163. 163. AudioAudiovisualVisualTape recordingPlaysPuppet GamesBulletin boardsMagazinesMotion picturesComputersGamesRecordsBulletin boardsDebatesTransparenciesRadioNewspapersBuzz groupCharts/mapsStories, story tellingField tripsBrainstormingFlannelValues clarificationMagnetic boardsDiscussionsTelevisionFilm stripsSlide tapesTalking tapes
  164. 164. Teachers should try to address the following:
  165. 165. Select strategies that contribute to total learning, these strategies should help the students develop the ability to reason and assess information being presented to them.
  166. 166. The more complex the concept is, the more strategies are needed, so at least two strategies or two activities are needed when the material is difficult.
  167. 167. The selected strategies should flow from the most simple to the most complicated and students should all be involved in group work.
  168. 168. Audiovisual aids should be used whenever possible, because they reinforce learning.
  169. 169. Values clarification strategies: Normally students relate to the topic through its affective domain, so to engage students, teachers should use value clarification activities; this will lead to student fostering a better positive health behavior. This concept is not too far from controversies, so teachers should recognize that values are relative, personal, and often situational. So, the goal of teachers should be assisting students to assess and develop their own values. In order to make health behavior evolve, therefore teachers should take into account the following:
  170. 170. Student must perceive the issue as being important
  171. 171. Students must believe that they are susceptible to the problem
  172. 172. Student should believe that the problem is serious
  173. 173. The intensity of the topic should not be paralytic to the learning process
  174. 174. The action which should be taken by the students, must be thought of as effective
  175. 175. Other verbal and discussion-oriented strategies
  176. 176. Some strategies to be used: Decision stories, brainstorming, buzz groups, case studies, debate, committee work, lecture, group, panel discussion, and resource speakers.
  177. 177. Action orientated strategies
  178. 178. Some action oriented strategies could be: dramatization, storytelling, crossword puzzles, demonstrations, experiments, exhibits, field trips and games.
  179. 179. Use of media, and selecting appropriate one
  180. 180. Computer assisted instruction: it is the trend of nowadays, and could be in the following forms:
  181. 181. Drill and practice
  182. 182. Tutorial
  183. 183. Demonstration
  184. 184. Simulations
  185. 185. Instructional games
  186. 186. Problem solving
  187. 187. Television and videotape
  188. 188. Films
  189. 189. Slides
  190. 190. Transparencies
  191. 191. Records and tape recording.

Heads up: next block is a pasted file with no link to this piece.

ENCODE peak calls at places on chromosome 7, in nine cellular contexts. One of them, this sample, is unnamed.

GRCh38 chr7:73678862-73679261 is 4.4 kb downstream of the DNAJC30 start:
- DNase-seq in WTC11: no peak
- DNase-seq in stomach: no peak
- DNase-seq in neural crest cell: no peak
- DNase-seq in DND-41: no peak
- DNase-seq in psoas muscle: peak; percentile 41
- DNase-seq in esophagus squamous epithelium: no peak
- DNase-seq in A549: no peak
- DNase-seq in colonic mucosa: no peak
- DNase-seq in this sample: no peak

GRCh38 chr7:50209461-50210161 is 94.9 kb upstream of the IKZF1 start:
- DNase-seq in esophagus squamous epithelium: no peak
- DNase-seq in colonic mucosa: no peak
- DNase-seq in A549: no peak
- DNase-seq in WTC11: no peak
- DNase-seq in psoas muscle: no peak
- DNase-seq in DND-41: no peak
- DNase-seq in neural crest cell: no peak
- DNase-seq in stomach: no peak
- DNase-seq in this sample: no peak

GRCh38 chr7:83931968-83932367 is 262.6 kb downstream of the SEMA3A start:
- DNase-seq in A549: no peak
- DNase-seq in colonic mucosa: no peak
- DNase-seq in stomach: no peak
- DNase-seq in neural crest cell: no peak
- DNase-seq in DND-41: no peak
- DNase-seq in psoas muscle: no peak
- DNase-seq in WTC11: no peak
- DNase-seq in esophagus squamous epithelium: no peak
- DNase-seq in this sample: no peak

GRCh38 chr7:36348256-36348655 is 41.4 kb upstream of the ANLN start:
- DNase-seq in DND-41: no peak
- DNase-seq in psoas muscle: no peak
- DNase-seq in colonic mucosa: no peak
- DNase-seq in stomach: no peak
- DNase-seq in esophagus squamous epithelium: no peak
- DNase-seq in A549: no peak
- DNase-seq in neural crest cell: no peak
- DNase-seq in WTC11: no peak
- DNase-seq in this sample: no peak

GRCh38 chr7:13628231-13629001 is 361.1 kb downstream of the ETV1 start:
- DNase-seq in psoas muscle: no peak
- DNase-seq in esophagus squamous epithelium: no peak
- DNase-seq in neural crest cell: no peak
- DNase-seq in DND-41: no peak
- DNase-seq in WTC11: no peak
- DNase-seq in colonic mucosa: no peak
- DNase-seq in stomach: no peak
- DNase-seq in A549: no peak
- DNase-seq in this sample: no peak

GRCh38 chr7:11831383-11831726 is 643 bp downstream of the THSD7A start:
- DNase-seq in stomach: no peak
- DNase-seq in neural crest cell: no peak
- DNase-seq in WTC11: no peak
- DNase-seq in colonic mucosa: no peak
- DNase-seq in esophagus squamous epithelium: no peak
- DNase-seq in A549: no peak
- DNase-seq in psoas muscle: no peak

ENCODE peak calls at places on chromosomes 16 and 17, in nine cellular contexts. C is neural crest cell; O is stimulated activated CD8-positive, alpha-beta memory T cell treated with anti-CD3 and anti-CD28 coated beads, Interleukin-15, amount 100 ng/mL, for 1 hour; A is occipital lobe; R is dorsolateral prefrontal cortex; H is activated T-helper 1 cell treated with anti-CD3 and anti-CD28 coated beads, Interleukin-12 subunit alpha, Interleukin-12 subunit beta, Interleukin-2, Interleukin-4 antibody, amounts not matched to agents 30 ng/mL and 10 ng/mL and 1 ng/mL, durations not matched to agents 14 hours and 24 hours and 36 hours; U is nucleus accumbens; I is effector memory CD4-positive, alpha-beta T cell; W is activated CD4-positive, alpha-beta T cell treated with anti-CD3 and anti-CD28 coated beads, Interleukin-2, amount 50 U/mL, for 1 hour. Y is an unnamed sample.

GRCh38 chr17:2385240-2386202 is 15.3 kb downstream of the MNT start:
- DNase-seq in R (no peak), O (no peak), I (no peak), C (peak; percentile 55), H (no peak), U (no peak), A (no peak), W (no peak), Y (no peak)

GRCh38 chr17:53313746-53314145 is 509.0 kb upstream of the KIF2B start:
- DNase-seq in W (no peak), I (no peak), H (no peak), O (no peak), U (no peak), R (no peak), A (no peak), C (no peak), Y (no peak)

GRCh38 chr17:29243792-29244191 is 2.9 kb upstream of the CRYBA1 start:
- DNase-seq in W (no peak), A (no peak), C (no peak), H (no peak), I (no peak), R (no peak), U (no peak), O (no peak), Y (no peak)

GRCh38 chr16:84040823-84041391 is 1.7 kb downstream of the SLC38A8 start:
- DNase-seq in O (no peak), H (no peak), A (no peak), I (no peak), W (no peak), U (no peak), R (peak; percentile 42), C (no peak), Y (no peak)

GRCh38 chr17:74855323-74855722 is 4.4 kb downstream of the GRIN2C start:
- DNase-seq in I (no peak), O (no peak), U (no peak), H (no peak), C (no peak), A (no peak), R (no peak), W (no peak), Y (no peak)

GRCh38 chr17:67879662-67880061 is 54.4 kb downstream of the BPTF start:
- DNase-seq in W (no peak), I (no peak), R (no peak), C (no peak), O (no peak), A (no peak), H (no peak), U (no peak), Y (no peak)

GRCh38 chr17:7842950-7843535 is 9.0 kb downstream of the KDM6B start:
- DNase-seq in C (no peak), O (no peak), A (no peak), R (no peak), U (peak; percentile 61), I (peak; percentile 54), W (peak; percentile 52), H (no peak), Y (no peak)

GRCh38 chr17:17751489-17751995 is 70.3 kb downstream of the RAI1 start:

192. 192. How to select appropriate type? These strategies will ensure that teachers will select the most suitable type of media:
  193. 193. Choose instructional media that fit specific objectives of the instruction
  194. 194. Prepare yourself in advance
  195. 195. Prepare the class in advance
  196. 196. Prepare the physical facilities in advance
  197. 197. Ensure students participation either before, during or after the presentation
  198. 198. Follow up the use of instructional media with related activities and an evaluation of the materials by the class
  199. 199. Evaluate the materials that you have used.
  200. 200. Measurement and evaluation of health education
  201. 201. Measurement and evaluation
  202. 202. Definition of measurement: it is the construction, administration and scoring of tests, usually resulting in quantitative numerical data.
  203. 203. Definition of evaluation: it is the process of interpreting, analyzing, and assessing the data obtained from measurement. The purpose of evaluation is to determine the current status of the students.
  204. 204. All in all, the goals behind measurement and evaluation are:
  205. 205. To assess the effectiveness of the learning activities
  206. 206. To motivate the students
  207. 207. To help develop the scope and sequence of teaching.
  208. 208. Teacher skills needed for measurement and evaluation
  209. 209. To be competent at measuring and evaluating, teachers must know the following essentials:
  210. 210. the educational use and limitations of tests
  211. 211. the criteria by which the quality of a test should be judged and how to secure evidence related to these criteria
  212. 212. how to plan and write a test
  213. 213. how to select a standardized test that will be effective in a particular situation
  214. 214. how to administer a test properly, efficiently and fairly
  215. 215. how to interpret test scores correctly
  216. 216. knowledge of typical behaviors of students
  217. 217. knowledge of atypical behaviors of students